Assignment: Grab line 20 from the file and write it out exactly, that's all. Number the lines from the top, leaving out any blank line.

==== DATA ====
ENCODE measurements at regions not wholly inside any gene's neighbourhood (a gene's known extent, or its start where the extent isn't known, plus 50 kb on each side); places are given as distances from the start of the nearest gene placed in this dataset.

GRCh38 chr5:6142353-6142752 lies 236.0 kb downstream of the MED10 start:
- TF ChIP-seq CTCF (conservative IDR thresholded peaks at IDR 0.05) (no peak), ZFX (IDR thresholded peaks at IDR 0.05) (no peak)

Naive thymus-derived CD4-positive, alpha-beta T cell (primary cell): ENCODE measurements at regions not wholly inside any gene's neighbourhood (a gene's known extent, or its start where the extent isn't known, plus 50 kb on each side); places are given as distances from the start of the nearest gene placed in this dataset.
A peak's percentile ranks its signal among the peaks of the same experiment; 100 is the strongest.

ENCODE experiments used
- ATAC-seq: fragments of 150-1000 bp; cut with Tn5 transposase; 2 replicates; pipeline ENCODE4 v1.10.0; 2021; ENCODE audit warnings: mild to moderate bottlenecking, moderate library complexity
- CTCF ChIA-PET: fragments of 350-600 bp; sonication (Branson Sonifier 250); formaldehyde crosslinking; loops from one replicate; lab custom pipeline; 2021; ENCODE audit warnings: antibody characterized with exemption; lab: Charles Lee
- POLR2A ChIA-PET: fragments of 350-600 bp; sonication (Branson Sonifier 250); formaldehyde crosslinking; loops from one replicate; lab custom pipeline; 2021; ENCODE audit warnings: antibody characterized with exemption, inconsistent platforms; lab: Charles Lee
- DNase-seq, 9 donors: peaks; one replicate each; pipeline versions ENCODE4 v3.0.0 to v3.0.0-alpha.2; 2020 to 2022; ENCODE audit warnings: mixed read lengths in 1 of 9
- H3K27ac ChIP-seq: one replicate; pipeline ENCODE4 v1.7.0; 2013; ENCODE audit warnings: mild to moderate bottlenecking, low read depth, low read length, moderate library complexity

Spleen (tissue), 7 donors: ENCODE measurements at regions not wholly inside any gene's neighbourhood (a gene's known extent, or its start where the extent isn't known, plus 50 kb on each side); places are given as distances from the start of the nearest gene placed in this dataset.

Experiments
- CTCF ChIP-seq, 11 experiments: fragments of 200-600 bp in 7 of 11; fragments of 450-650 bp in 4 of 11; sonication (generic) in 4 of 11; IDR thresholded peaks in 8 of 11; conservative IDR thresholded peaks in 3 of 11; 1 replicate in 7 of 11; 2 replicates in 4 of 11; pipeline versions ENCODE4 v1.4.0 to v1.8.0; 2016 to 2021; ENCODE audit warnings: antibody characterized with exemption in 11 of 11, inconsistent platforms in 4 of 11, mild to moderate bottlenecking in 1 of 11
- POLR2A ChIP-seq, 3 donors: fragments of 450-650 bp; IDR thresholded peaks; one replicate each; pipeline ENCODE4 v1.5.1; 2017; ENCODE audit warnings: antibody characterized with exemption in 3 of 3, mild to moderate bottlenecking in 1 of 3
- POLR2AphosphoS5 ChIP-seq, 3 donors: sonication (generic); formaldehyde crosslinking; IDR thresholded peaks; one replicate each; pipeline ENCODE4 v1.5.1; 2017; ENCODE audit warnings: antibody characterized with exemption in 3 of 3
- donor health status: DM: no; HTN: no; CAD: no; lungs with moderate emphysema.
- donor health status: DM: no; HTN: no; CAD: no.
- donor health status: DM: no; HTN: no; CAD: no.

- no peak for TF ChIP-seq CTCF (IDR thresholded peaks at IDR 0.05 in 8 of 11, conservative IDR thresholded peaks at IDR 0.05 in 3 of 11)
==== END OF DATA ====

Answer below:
- no peak for TF ChIP-seq CTCF (IDR thresholded peaks at IDR 0.05 in 8 of 11, conservative IDR thresholded peaks at IDR 0.05 in 3 of 11)